New Clairvaux

June 3rd, 2017

Monastic communities are by definition counter-cultural. Their members have lifestyles that run contrary to the prevailing values and mores of the surrounding population. This has been the case since St. Benedict founded the first monastery in the West back in the 6th century. Benedictines embrace lives that emphasize personal poverty, obedience to authority, humility, and an intense devotion to God. Their days follow a rigorous schedule of “ora et labora” (prayer and work).

There is a direct connection between Benedict’s centuries-old monastery at Monte Cassino and the Trappist abbey at New Clairvaux in Vina, California. There is a fifteen hundred year lineage. New Clairvaux can trace its heritage back to St. Benedict’s original monastery in Italy. New Clairvaux is a Trappist monastery. The Trappists are reformed Benedictines. Actually, they are reformed reformers. The Benedictines had become somewhat lax in their rules by the 12th century and a group of monks, later known as the Cistercians, attempted to bring the community back to its earlier reliance on prayer and manual labor. St. Bernard was one of these monks, and he founded the Abbey of Clairvaux in northern France (hence the name of Californian monastery, New Clairvaux). A few centuries later, another group of monks decided to reform the Cistercians, because they saw them as slackers. These monks were the Trappists.

New Clairvaux is a monastery in its infancy, relatively speaking. It was founded by monks from Gethsemane Abbey in Kentucky, back in the 1950’s, when the monasteries had a huge influx of novices, and those institutions were bursting with men desiring to be monks. The abbot of Gethsemane sent some monks forth to found a new monastery, and they did so in northern California, near Chico. The monks tried to make livelihood through dairy farming, but that didn’t work out for them. However, winemaking did work. So now, New Clairvaux has extensive vineyards, walnut groves, and plum orchards. The only problem is that they lack monks.

Karin and I were completely unaware of the existence of New Clairvaux until the day before we went to stay there. We were visiting the Earth Abides Catholic Worker farm in Calaveras County when Marcus, a resident of Earth Abides, told us about New Clairvaux. Karin and I had been trying to stay at Catholic retreat houses during our seemingly endless journey across America.  Marcus suggested that we contact the people at New Clairvaux and perhaps go there next.

I called the Retreat center at New Clairvaux. I talked to a guy named Will, who then put me on the line with a woman named Michelle (we found out later that Will and Michelle were married, and that worked together as guest masters). Michelle informed me that they had one room left at the retreat house, but we would need to stay there for three nights and two days. The monks required that anybody coming to the abbey make an actual retreat. The house wasn’t to be used simply as a spiritual motel. Karin and I were good with that, so the next day we drove north to Vina.

New Clairvaux is somewhat secluded. It is that way by design. The monks want to be separate from the rest of the world, and they arrange things to make that happen. The grounds have a very Mediterranean look to them. New Clairvaux could easily be somewhere in Italy or Greece. There are towering pines and cedars. We saw orange trees heavy with fruit, and great oleander bushes filled with pink, red, and white flowers. Near the retreat house are massive and ancient black walnut trees. One of them had to be at least six feet wide across the base. There is a church, and a great stone chapterhouse which is under construction. The monks themselves live in a cloister, set apart from the rest of the property. There are outbuildings that house shops and farm equipment. Fruit and nut trees extend outward from the monastery in all directions.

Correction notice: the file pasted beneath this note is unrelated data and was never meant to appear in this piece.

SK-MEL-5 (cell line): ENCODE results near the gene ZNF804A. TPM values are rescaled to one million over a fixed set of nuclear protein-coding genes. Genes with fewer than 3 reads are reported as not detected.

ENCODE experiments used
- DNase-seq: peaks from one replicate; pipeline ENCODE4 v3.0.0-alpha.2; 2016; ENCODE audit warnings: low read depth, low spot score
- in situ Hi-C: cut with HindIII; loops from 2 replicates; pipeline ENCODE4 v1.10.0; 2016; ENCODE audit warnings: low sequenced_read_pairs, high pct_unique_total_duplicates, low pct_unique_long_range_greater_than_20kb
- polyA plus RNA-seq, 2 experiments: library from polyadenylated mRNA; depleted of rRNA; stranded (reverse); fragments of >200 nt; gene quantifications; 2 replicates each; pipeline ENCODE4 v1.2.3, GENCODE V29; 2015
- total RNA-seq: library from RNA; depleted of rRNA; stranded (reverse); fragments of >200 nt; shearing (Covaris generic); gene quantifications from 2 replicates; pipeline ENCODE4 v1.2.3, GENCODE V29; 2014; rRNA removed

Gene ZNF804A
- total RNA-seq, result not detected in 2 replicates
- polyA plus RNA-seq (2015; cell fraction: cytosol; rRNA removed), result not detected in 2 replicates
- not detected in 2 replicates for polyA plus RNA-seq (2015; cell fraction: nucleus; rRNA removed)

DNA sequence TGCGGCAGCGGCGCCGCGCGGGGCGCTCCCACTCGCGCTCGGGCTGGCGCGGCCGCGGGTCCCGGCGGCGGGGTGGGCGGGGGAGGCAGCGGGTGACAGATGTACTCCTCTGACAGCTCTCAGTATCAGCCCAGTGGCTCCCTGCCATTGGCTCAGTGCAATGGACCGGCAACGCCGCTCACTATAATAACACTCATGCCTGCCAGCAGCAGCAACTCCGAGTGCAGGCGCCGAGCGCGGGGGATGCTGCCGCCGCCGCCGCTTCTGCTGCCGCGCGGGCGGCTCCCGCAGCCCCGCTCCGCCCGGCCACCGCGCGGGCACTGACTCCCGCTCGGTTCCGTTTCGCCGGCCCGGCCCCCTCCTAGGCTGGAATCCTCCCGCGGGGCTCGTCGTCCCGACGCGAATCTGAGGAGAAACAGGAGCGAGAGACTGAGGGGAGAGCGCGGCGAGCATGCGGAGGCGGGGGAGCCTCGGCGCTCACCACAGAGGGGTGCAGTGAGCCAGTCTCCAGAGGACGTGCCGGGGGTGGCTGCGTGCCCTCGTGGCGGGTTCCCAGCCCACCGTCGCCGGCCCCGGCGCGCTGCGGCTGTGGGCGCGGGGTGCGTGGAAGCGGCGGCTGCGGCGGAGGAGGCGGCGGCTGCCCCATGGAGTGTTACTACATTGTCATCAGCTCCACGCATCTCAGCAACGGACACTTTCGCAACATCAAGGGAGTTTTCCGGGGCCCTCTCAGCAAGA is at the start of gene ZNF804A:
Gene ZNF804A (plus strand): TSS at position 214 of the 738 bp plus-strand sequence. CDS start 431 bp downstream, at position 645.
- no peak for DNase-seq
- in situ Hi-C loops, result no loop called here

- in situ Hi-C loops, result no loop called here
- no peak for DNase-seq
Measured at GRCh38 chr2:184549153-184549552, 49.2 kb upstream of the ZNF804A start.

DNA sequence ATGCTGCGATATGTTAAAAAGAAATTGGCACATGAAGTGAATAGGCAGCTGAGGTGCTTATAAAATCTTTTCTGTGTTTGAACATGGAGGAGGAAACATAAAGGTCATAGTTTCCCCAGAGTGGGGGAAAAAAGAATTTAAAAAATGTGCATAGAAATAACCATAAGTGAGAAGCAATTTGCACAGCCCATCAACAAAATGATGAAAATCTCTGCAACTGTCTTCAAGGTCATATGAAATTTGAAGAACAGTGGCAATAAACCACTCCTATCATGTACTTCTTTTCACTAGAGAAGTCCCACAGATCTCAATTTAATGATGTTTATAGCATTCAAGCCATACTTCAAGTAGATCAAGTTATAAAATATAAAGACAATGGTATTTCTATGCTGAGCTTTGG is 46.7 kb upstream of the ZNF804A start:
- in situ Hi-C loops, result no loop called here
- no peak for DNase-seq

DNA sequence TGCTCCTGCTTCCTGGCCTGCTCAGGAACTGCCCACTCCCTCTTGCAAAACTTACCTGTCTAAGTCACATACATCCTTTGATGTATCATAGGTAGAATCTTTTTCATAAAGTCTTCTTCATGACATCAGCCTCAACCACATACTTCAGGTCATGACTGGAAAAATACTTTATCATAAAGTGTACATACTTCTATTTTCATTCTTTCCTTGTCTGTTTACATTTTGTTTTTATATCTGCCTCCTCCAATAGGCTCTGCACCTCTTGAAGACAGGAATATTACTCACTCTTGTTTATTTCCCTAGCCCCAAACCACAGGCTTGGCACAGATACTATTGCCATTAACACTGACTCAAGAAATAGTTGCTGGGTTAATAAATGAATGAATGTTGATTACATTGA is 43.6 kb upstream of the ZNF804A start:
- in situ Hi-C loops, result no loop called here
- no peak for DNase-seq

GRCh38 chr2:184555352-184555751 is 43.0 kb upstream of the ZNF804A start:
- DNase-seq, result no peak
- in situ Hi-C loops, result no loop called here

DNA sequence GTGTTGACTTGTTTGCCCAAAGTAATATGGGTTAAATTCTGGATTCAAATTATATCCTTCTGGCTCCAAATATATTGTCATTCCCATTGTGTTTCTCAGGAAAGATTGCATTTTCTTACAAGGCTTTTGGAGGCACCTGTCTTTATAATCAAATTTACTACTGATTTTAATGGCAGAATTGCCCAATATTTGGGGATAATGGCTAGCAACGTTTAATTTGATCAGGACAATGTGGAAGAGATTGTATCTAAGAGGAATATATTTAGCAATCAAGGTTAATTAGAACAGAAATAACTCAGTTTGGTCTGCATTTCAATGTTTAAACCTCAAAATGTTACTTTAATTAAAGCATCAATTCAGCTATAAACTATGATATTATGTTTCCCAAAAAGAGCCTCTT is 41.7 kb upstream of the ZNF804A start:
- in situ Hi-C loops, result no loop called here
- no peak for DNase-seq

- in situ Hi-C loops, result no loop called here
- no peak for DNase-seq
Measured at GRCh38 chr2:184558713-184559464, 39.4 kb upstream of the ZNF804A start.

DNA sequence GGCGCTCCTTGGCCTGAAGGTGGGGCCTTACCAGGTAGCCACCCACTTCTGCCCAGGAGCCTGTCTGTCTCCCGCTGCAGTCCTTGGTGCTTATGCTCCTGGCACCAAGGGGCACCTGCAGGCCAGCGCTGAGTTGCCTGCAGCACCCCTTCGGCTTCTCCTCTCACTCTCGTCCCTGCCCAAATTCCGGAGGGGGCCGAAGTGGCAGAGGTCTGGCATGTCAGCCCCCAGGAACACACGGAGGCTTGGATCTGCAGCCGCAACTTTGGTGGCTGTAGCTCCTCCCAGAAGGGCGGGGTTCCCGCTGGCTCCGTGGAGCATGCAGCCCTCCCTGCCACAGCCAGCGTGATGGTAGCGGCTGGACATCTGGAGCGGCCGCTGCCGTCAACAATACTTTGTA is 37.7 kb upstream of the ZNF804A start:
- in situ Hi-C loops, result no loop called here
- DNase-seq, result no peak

Karin and I met with Michelle. It was early in the afternoon of Friday on the weekend of Pentecost (Shavuot). She informed us that we had arrived a bit too early to check in. However, Michelle mentioned that we could stop at the Oliva Room to learn about the history of the abbey, and that right next door to that was the winetasting room. We told Michelle that we would be back in an hour. After sampling the monastery’s vintages and engaging with random conversations with total strangers, we returned to the guest master office to get settled.

Michelle gave us our keys, and then Will showed us to our room. Will is a short, wiry man. He has white hair and a goatee. Will is officially the “porter”. It’s an old-fashioned title, but it fits. Will cares for the grounds and he is there to get people settled in for their stay at New Clairvaux. Will is passionate about his work. He likes to talk, and that is what we did.

Will said, “Didn’t I just talk to you yesterday on the phone?”

I said. “Yeah.”

“Boy, Michelle got you in here quick! This place is usually booked solid. You know, she is already taking reservations for 2018.

Will asked us where we were from and what brought us to New Clairvaux. In the course of our conversation, I mentioned that I had been in the Army, and that our oldest son, Hans, was an Iraqi War vet.

Will is also a veteran. He had served in Vietnam.

Will walked us to our room. He laughed and said, “Yeah, I survived the ’60s!”

I asked him, “Do you remember much of it?”

He laughed again, “No, not really.”

Will told us, “When I got back from Vietnam, I just couldn’t fit in. I finally hitchhiked from Philly to Chico back in ’71. I slept in fields for seven days while making the trip. I did that sort of thing for years, well, until I met Michelle. Then my life changed.”